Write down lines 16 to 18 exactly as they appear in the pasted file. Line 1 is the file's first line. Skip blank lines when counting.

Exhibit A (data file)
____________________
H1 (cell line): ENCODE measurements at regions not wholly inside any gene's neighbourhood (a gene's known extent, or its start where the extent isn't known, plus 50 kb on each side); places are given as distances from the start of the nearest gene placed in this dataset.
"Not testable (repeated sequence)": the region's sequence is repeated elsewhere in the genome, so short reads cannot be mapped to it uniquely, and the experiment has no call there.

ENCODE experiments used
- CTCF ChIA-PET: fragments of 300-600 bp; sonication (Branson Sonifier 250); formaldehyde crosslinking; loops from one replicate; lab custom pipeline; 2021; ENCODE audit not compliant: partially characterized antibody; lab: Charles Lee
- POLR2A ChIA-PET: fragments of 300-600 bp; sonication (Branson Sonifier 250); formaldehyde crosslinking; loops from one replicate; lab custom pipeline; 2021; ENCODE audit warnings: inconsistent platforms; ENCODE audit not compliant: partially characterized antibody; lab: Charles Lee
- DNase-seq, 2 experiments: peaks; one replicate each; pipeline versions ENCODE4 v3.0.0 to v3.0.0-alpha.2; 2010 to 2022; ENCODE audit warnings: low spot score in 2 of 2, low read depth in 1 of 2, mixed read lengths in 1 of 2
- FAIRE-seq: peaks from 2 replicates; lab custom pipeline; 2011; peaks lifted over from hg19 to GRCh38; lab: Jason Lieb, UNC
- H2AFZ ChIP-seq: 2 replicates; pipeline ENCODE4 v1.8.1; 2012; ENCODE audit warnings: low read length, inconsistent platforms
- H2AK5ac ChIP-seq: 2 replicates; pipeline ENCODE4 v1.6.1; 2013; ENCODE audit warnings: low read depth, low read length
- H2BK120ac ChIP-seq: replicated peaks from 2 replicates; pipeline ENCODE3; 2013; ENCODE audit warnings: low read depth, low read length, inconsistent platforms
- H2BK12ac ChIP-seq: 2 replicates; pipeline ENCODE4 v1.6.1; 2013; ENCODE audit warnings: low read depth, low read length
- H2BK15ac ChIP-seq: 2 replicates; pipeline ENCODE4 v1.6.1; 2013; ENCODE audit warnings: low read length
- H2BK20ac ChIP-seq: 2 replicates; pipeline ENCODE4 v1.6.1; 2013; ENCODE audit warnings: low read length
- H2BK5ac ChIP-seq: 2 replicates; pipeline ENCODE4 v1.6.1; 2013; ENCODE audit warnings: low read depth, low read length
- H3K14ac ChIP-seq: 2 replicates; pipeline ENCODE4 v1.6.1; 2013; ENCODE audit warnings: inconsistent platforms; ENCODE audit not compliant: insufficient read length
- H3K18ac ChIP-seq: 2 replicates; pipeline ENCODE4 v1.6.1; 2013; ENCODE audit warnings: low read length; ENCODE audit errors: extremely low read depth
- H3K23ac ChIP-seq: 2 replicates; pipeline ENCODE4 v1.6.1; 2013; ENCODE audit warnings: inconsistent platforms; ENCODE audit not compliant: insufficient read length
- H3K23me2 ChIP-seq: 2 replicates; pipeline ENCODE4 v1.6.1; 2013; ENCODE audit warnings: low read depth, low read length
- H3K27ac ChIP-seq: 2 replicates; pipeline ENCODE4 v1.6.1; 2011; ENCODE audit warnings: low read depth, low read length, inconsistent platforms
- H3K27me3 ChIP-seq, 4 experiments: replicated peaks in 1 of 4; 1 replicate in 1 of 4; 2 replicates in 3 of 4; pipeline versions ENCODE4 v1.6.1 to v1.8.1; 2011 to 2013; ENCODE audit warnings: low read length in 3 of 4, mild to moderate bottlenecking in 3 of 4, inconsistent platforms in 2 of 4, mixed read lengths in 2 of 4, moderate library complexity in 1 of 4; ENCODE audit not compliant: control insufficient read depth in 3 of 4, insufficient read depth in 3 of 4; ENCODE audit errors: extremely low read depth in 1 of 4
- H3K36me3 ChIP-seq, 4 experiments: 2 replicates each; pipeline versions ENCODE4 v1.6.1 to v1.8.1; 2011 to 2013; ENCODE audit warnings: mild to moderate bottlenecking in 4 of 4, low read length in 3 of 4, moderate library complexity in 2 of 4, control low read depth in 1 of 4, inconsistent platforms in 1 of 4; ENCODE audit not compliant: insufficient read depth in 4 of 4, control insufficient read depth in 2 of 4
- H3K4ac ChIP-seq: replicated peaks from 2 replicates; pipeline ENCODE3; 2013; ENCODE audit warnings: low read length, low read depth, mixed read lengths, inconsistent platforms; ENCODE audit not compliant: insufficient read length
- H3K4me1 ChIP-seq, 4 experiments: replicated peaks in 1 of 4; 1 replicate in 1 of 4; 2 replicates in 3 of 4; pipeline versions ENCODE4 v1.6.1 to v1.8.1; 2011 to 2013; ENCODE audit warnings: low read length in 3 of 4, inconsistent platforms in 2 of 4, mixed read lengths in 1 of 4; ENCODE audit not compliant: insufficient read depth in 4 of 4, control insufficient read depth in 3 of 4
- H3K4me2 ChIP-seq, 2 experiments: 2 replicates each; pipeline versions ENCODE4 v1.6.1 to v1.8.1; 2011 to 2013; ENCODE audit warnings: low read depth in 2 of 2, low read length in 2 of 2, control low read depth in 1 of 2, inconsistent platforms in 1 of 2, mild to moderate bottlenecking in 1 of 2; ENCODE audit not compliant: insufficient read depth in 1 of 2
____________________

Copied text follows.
- H3K18ac ChIP-seq: 2 replicates; pipeline ENCODE4 v1.6.1; 2013; ENCODE audit warnings: low read length; ENCODE audit errors: extremely low read depth
- H3K23ac ChIP-seq: 2 replicates; pipeline ENCODE4 v1.6.1; 2013; ENCODE audit warnings: inconsistent platforms; ENCODE audit not compliant: insufficient read length
- H3K23me2 ChIP-seq: 2 replicates; pipeline ENCODE4 v1.6.1; 2013; ENCODE audit warnings: low read depth, low read length